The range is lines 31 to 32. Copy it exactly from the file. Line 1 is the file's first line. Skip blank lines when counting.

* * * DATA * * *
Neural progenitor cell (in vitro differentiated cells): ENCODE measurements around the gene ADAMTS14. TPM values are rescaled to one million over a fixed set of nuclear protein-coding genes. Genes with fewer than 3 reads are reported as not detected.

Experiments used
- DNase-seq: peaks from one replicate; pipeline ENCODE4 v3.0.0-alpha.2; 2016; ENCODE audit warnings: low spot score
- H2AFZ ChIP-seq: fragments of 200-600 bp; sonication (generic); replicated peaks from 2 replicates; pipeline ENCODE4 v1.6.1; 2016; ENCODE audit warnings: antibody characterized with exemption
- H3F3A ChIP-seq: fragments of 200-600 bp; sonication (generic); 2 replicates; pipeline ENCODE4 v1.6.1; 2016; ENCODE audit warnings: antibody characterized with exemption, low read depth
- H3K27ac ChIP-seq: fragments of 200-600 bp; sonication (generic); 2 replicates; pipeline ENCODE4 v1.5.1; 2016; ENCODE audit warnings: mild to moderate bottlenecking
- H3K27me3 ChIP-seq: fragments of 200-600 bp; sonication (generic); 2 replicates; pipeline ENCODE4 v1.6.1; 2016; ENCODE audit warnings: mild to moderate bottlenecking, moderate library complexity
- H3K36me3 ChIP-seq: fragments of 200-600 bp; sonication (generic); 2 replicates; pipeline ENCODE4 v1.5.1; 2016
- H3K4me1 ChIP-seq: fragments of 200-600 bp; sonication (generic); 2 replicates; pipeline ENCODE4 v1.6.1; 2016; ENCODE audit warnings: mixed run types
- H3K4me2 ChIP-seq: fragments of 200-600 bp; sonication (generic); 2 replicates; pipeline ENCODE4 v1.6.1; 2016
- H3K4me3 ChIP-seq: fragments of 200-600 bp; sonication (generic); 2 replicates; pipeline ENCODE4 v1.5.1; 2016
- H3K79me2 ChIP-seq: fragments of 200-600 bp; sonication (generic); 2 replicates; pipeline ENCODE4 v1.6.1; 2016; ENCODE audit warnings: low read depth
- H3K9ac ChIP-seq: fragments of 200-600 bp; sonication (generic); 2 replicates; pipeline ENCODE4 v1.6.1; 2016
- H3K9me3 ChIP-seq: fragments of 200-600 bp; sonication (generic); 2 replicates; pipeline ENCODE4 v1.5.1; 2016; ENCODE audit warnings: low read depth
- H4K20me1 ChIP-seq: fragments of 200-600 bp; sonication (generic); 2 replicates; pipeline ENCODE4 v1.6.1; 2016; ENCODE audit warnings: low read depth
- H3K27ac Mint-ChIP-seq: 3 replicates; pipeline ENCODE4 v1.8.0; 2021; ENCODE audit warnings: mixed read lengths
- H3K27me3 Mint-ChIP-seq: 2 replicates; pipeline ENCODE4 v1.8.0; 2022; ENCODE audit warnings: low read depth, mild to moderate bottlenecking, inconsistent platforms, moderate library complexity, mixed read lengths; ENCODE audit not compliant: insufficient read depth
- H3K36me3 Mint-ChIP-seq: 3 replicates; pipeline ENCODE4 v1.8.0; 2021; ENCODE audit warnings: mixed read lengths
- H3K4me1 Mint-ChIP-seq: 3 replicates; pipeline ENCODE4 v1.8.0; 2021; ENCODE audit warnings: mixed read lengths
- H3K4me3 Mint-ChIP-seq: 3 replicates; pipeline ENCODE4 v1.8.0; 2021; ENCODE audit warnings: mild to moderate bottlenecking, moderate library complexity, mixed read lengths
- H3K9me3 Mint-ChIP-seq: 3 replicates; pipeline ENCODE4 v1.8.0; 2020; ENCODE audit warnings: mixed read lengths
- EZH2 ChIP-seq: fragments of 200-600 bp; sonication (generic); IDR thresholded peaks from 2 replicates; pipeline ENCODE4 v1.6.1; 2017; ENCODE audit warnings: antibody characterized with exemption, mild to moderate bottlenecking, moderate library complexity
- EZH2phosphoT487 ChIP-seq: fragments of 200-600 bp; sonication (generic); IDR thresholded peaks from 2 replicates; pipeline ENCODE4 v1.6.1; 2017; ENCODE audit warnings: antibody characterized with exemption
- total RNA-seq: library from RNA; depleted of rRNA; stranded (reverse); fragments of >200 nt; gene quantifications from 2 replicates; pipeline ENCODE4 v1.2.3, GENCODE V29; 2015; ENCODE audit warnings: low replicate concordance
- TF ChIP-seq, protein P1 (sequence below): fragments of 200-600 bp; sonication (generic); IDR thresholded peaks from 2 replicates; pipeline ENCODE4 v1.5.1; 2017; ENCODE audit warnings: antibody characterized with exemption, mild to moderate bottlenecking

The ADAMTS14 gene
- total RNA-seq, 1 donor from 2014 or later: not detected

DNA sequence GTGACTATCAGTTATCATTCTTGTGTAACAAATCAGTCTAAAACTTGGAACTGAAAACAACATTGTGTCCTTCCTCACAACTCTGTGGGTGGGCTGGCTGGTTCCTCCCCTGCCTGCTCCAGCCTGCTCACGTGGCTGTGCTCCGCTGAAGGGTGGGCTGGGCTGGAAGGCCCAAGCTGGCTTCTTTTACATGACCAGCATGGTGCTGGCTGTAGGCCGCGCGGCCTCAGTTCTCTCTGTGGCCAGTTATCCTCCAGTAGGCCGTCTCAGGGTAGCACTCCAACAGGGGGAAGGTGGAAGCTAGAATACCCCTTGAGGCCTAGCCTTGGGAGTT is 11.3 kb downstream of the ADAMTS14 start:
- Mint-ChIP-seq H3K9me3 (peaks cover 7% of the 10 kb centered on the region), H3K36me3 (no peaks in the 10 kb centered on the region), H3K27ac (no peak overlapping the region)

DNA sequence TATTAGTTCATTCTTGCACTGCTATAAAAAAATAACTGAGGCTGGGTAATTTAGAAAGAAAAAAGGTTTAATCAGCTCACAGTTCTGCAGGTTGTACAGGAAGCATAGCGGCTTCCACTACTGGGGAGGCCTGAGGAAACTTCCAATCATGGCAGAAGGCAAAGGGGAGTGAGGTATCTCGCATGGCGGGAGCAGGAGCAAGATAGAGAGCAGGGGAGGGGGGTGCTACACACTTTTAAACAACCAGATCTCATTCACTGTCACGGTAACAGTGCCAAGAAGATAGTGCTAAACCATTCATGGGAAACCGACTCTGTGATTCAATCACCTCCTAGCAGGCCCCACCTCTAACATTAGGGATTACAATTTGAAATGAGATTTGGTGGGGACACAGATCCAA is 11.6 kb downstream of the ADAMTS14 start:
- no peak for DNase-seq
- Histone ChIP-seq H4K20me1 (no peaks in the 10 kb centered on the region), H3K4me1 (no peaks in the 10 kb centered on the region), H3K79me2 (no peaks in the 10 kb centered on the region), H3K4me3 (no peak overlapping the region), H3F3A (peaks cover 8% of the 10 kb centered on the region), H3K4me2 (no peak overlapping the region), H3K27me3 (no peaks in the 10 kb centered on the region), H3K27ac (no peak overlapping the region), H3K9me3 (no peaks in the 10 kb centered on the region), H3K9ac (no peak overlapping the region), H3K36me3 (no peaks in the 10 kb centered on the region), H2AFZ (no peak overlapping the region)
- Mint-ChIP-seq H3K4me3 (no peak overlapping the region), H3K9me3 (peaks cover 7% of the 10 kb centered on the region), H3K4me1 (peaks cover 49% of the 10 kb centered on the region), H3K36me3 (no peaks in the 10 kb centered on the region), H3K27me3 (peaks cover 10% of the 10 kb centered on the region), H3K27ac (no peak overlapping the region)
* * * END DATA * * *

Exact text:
- no peak for DNase-seq
- Histone ChIP-seq H4K20me1 (no peaks in the 10 kb centered on the region), H3K4me1 (no peaks in the 10 kb centered on the region), H3K79me2 (no peaks in the 10 kb centered on the region), H3K4me3 (no peak overlapping the region), H3F3A (peaks cover 8% of the 10 kb centered on the region), H3K4me2 (no peak overlapping the region), H3K27me3 (no peaks in the 10 kb centered on the region), H3K27ac (no peak overlapping the region), H3K9me3 (no peaks in the 10 kb centered on the region), H3K9ac (no peak overlapping the region), H3K36me3 (no peaks in the 10 kb centered on the region), H2AFZ (no peak overlapping the region)